But other written accounts of the disaster and its aftermath tell a different story. For example, a report in a local black newspaper, the Houston Informer, supports the idea that racial and class tensions persisted despite the emergency. An article about two ministers who helped at the disaster site states that, "when they began their rescue work, the Negro injured were being walked over while the whites were being rescued."13 While the article lacked photographs, it's not hard to imagine that the photograph shown here could have been used to illustrate such a story: the blacks are on one side of the photo and the whites are on the other; the nun assists a white woman while the injured black nurse waits in a wheelchair.

Figure. No caption a... - Click to enlarge in new windowFigure. No caption available.

Ultimately, the image resists a single, unambiguous interpretation. My own view is conditioned somewhat by the work I've done on the history of Catholic hospitals. As I noted in my book, Unlikely Entrepreneurs: Catholic Sisters and the Hospital Marketplace, 1865-1925, spiritual concerns may fuel the work of nurses who belong to religious orders, but their work on hospital wards and in EDs, where they're exposed to the stress of emergencies and to potentially life-threatening illnesses, belies the notion that these sisters and nurses are merely passive, praying women.14 Looking at this photograph, I see the centrality of the nun, who is also a nurse, as confirmation that Catholic hospitals are not only medical institutions but also sacred spaces.


For more images of the Texas City disaster, see




1. Associated Press. Blasts and fires wreck Texas city of 15,000; 300 to 1,200 dead; thousands hurt, homeless; wide coast area rocked, damage in millions. New York Times 1947 Apr 17;1. [Context Link]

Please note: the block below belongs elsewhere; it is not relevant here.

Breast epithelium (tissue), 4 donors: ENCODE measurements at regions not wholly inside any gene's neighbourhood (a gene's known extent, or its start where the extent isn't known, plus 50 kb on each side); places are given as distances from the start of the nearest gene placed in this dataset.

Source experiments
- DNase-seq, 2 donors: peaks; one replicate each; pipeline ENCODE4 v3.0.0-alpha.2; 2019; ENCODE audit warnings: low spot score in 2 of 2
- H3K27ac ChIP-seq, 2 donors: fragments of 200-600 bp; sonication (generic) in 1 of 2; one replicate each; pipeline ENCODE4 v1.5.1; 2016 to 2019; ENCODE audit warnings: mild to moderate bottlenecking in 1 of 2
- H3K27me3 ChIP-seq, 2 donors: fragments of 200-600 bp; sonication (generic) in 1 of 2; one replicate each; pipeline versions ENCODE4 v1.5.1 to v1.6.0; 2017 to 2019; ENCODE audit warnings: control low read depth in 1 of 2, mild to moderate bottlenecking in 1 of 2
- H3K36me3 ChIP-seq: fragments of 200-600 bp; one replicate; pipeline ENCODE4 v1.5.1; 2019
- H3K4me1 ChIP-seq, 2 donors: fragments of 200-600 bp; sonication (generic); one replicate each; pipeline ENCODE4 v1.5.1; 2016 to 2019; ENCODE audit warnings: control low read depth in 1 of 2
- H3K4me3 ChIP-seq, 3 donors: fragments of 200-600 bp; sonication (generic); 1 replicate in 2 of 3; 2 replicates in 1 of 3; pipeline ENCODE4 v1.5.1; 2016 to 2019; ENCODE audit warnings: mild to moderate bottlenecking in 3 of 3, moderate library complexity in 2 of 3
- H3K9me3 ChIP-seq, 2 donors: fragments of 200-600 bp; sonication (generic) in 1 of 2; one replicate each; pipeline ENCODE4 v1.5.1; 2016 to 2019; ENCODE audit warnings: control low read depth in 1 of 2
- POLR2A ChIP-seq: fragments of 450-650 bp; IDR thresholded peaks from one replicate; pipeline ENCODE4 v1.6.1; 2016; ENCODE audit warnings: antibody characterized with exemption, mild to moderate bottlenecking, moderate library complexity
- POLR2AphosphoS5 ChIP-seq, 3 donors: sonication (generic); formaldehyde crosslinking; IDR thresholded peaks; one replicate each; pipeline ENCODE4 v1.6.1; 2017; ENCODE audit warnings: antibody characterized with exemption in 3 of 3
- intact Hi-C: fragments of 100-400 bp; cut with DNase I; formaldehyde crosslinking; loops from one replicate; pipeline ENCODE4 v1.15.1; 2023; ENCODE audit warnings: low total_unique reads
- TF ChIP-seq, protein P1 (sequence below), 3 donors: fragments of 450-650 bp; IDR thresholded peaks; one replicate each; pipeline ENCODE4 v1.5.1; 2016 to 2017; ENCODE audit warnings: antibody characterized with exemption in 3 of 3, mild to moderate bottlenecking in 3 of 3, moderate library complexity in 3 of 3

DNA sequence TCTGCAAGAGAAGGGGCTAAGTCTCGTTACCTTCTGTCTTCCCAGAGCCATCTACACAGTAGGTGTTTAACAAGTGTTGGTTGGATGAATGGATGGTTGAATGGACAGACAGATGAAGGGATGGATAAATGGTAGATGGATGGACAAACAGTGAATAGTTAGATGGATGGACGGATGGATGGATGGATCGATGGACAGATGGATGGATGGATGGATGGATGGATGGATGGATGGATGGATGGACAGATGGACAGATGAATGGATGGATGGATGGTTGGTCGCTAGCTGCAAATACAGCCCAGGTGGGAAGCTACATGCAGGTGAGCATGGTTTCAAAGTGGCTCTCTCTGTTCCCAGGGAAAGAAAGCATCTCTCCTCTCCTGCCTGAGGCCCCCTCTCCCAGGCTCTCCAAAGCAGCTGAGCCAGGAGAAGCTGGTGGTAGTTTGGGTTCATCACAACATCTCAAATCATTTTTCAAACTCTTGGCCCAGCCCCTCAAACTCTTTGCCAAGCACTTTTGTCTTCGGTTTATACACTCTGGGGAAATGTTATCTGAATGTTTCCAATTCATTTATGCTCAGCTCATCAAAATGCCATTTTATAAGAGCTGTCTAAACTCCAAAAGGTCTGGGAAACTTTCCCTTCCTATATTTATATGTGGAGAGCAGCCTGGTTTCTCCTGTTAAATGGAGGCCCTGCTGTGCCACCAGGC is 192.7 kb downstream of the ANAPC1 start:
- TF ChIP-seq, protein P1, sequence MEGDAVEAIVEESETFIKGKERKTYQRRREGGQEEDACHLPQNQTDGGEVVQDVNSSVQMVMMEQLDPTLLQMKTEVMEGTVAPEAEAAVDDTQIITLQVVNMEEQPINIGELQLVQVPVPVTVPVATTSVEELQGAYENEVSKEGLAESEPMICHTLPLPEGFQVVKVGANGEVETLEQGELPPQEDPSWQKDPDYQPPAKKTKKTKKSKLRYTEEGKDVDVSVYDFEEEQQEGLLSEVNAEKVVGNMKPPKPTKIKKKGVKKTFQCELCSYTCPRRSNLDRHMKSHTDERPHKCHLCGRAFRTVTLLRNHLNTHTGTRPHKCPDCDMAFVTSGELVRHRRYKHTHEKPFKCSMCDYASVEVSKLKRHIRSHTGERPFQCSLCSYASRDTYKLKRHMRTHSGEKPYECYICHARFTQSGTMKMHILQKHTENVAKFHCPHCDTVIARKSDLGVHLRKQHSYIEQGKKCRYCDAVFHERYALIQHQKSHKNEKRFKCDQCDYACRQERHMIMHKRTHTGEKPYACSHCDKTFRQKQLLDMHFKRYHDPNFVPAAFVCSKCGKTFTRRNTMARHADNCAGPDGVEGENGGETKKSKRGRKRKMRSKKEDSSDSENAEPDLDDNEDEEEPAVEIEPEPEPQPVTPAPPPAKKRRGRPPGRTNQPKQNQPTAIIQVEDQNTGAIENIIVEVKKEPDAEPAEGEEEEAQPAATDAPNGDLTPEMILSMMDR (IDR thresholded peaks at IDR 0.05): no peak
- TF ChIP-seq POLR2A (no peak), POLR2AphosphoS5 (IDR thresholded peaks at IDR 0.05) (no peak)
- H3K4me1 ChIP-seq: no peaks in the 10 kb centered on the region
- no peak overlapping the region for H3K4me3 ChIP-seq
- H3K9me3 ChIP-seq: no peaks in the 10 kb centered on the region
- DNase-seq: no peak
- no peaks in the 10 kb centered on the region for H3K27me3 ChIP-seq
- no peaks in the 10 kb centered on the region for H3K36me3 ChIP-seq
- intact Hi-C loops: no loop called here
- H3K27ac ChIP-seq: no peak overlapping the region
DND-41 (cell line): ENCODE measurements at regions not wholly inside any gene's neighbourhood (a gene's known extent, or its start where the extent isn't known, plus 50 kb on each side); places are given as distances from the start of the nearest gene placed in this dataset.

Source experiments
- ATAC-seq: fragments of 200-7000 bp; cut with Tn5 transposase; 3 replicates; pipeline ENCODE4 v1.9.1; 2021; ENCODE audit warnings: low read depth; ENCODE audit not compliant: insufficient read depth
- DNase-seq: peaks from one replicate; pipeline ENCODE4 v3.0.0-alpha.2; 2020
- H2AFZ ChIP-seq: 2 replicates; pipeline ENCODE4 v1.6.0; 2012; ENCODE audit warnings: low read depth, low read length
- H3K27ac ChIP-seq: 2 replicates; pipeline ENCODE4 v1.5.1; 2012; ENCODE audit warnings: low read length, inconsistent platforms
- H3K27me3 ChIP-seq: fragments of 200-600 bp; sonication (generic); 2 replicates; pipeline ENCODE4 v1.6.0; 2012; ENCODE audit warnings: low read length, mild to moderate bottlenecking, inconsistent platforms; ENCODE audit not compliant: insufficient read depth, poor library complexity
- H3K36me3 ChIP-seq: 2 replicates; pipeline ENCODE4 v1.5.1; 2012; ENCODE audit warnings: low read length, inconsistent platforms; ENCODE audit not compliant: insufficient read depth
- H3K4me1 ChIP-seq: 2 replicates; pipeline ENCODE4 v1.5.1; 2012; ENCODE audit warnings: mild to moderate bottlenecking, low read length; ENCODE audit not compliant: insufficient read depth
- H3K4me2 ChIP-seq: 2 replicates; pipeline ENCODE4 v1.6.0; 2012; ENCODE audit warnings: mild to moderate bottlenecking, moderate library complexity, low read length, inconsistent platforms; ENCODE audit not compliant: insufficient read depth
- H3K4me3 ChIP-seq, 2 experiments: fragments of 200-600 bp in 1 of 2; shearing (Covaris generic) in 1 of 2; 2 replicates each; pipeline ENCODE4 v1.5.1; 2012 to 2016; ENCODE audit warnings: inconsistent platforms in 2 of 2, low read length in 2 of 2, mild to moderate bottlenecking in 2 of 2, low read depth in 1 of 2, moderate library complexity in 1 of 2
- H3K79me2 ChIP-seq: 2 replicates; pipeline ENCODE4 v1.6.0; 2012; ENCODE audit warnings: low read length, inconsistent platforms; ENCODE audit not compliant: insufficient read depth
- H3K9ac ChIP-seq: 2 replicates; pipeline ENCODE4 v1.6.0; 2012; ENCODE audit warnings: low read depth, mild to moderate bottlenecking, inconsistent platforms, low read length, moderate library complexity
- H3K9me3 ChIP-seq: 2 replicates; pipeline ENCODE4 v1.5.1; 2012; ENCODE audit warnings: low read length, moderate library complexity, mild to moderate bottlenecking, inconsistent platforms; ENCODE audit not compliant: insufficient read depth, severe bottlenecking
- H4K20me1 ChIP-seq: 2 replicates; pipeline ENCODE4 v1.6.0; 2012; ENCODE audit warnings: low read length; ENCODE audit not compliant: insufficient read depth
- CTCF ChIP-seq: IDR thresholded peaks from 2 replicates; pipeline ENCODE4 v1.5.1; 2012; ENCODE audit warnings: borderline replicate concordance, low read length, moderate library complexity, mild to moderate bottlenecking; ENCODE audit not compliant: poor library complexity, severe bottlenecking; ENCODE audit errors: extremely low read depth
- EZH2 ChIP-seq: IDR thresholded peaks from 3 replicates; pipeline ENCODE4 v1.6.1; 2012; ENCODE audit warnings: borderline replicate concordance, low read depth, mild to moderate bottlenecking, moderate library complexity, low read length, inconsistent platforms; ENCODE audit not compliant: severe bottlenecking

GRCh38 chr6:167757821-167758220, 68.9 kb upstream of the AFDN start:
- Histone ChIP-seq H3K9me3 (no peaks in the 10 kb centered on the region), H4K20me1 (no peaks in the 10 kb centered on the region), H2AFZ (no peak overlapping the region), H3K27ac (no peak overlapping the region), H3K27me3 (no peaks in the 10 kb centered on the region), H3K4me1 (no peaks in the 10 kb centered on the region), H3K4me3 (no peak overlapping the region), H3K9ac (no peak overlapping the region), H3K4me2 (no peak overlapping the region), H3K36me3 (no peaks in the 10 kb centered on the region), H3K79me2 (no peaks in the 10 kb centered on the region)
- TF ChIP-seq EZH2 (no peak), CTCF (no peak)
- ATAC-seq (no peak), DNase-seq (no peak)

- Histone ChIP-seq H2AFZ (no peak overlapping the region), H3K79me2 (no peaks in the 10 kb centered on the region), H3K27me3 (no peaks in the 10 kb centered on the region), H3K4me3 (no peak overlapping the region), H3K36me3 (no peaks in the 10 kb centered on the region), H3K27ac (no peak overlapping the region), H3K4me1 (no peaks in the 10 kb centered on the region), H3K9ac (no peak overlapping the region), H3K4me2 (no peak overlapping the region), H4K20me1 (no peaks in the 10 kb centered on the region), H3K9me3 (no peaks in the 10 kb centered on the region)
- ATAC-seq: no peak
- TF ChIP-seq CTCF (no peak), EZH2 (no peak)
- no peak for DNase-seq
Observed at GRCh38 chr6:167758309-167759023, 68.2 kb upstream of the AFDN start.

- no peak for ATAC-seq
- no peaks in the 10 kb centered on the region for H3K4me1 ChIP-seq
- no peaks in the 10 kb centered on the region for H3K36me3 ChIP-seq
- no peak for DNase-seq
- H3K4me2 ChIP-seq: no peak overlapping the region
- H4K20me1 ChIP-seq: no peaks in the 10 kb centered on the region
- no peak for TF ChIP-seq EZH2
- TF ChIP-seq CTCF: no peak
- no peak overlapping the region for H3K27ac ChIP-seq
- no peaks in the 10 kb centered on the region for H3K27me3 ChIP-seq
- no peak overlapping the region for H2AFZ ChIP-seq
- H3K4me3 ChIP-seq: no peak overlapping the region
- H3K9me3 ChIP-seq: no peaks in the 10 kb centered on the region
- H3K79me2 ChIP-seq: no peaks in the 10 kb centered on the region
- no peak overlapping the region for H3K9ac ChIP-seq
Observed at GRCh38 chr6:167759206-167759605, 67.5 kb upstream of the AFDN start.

2. Moore Memorial Public Library. The 1947 Texas City Disaster, April 16 and 17, 1947. n.d. [Context Link]


3. Stephens HW. The Texas City disaster, 1947. Austin, TX: University of Texas Press; 1997. [Context Link]


4. Apple R. Picturing the hospital: Photographs in the history of an institution. In: Long DE, Golden JL, editors. The American general hospital: communities and social contexts. Ithaca, NY: Cornell University Press; 1989. p. 67-81. [Context Link]


5. Sontag S. On photography. 1st ed. New York: Farrar, Straus and Giroux; 1977. [Context Link]


6. Sontag S. Regarding the pain of others. 1st ed. New York: Farrar, Straus and Giroux; 2003. [Context Link]


7. Annals of St. Joseph's Infirmary. Houston, TX 1947. Villa de Matel Archives, Sisters of Charity of the Incarnate Word. [Context Link]


8. Hine DC. Black women in white: racial conflict and cooperation in the nursing profession 1890-1950. Bloomington, IN: Indiana University Press; 1989. [Context Link]


9. Staupers MK. Story of the National Association of Colored Graduate Nurses. Am J Nurs 1951;51:222-3. [Context Link]


10. Wheaton EL. Texas City remembers. Texas City, TX: Naylor Company; 1948. [Context Link]


11. Sam to folks. [personal letter]. Galveston, TX 1947. University of Texas Medical Branch Library, Blocker Historical Collections. [Context Link]


12. Givens LP. Texas City disaster memoir. Galveston, TX 1948. University of Texas Medical Branch Library, Blocker Historical Collections. [Context Link]


13. Baptist ministers risk lives to evacuate injured. Houston Informer 1947 Apr 19; 1, 10. [Context Link]


14. Wall BM. Unlikely entrepreneurs: Catholic sisters and the hospital marketplace, 1865-1925. Columbus, OH: Ohio State University Press; 2005. [Context Link]